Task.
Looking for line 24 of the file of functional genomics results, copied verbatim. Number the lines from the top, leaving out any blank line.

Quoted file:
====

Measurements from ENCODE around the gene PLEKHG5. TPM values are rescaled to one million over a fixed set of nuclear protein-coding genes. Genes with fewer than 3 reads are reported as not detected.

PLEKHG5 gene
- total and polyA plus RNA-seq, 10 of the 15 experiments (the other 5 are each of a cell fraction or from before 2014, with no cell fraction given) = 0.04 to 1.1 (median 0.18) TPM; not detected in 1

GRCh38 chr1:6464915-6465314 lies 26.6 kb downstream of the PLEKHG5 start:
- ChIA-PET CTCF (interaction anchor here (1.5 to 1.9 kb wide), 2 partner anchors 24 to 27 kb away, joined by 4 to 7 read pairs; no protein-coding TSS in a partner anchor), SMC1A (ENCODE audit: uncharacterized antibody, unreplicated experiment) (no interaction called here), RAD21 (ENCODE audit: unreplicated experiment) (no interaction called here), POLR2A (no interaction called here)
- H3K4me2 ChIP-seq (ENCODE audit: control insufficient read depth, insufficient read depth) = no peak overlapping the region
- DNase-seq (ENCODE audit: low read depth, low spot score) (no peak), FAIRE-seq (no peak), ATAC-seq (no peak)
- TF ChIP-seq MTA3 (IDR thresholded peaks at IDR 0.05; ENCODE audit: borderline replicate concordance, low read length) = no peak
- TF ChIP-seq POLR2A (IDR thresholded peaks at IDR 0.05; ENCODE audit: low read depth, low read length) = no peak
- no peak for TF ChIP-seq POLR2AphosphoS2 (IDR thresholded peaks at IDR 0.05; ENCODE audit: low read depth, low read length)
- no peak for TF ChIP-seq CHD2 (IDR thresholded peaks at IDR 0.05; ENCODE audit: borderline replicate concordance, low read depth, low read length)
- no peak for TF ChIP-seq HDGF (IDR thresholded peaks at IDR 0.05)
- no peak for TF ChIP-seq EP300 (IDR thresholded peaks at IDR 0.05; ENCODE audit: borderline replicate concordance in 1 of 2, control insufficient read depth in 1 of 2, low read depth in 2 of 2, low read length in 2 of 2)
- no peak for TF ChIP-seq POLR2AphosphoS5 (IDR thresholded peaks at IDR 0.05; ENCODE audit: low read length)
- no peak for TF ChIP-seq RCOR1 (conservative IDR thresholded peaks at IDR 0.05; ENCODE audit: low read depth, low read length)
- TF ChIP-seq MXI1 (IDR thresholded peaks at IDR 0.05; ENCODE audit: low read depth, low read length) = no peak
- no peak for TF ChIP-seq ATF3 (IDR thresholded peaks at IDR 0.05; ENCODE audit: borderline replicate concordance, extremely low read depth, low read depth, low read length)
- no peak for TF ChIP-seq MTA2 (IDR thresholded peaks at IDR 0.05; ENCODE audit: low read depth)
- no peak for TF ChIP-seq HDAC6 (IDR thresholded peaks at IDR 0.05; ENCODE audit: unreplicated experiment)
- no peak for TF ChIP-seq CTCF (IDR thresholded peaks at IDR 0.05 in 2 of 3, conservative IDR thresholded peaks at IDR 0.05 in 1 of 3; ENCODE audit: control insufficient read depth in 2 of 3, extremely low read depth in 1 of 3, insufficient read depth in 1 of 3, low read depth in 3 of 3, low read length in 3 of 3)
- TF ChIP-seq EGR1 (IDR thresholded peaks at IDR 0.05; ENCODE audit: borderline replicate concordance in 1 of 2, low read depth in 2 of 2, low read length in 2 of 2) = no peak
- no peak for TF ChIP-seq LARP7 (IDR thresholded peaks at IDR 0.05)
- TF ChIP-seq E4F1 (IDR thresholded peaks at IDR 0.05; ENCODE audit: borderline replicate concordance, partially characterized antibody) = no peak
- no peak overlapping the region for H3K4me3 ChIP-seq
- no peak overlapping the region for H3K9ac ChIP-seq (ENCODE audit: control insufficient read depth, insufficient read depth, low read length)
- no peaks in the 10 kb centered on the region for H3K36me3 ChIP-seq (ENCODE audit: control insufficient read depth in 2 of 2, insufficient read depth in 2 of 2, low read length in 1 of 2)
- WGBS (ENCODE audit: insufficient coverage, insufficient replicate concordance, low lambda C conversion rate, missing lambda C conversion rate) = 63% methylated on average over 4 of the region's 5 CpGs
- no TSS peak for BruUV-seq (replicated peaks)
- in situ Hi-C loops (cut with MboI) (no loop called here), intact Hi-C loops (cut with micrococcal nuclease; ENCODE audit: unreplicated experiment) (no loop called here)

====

- no peak overlapping the region for H3K4me3 ChIP-seq